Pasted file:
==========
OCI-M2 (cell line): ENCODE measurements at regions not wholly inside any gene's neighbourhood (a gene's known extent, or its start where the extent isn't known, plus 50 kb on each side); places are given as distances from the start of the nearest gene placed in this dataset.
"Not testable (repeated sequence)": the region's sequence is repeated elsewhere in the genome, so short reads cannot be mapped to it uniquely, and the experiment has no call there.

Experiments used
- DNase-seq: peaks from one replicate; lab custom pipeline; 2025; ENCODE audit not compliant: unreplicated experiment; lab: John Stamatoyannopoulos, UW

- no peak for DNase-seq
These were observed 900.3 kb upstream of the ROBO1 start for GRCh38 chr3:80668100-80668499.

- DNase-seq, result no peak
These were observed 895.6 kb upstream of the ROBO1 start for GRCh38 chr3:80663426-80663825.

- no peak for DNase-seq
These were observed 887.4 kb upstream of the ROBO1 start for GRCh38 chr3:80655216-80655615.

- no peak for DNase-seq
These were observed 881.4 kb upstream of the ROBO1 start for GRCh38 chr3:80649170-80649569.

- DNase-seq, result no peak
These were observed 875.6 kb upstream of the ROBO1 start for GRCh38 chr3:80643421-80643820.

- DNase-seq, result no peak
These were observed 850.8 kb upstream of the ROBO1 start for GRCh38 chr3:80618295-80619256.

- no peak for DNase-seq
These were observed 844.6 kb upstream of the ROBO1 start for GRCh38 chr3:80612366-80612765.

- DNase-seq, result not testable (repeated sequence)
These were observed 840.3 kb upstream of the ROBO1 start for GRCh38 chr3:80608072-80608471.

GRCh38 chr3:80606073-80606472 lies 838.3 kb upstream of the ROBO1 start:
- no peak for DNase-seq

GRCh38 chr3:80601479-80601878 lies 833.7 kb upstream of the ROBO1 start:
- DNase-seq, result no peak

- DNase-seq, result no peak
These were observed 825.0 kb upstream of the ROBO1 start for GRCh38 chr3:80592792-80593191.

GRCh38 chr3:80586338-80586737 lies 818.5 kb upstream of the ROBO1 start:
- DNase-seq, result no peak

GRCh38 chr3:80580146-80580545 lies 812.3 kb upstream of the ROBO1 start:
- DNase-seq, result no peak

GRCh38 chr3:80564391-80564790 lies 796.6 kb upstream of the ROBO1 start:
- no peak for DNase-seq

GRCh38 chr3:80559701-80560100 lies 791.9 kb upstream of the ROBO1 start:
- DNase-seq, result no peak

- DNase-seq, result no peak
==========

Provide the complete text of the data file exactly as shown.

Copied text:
OCI-M2 (cell line): ENCODE measurements at regions not wholly inside any gene's neighbourhood (a gene's known extent, or its start where the extent isn't known, plus 50 kb on each side); places are given as distances from the start of the nearest gene placed in this dataset.
"Not testable (repeated sequence)": the region's sequence is repeated elsewhere in the genome, so short reads cannot be mapped to it uniquely, and the experiment has no call there.

Experiments used
- DNase-seq: peaks from one replicate; lab custom pipeline; 2025; ENCODE audit not compliant: unreplicated experiment; lab: John Stamatoyannopoulos, UW

- no peak for DNase-seq
These were observed 900.3 kb upstream of the ROBO1 start for GRCh38 chr3:80668100-80668499.

- DNase-seq, result no peak
These were observed 895.6 kb upstream of the ROBO1 start for GRCh38 chr3:80663426-80663825.

- no peak for DNase-seq
These were observed 887.4 kb upstream of the ROBO1 start for GRCh38 chr3:80655216-80655615.

- no peak for DNase-seq
These were observed 881.4 kb upstream of the ROBO1 start for GRCh38 chr3:80649170-80649569.

- DNase-seq, result no peak
These were observed 875.6 kb upstream of the ROBO1 start for GRCh38 chr3:80643421-80643820.

- DNase-seq, result no peak
These were observed 850.8 kb upstream of the ROBO1 start for GRCh38 chr3:80618295-80619256.

- no peak for DNase-seq
These were observed 844.6 kb upstream of the ROBO1 start for GRCh38 chr3:80612366-80612765.

- DNase-seq, result not testable (repeated sequence)
These were observed 840.3 kb upstream of the ROBO1 start for GRCh38 chr3:80608072-80608471.

GRCh38 chr3:80606073-80606472 lies 838.3 kb upstream of the ROBO1 start:
- no peak for DNase-seq

GRCh38 chr3:80601479-80601878 lies 833.7 kb upstream of the ROBO1 start:
- DNase-seq, result no peak

- DNase-seq, result no peak
These were observed 825.0 kb upstream of the ROBO1 start for GRCh38 chr3:80592792-80593191.

GRCh38 chr3:80586338-80586737 lies 818.5 kb upstream of the ROBO1 start:
- DNase-seq, result no peak

GRCh38 chr3:80580146-80580545 lies 812.3 kb upstream of the ROBO1 start:
- DNase-seq, result no peak

GRCh38 chr3:80564391-80564790 lies 796.6 kb upstream of the ROBO1 start:
- no peak for DNase-seq

GRCh38 chr3:80559701-80560100 lies 791.9 kb upstream of the ROBO1 start:
- DNase-seq, result no peak

- DNase-seq, result no peak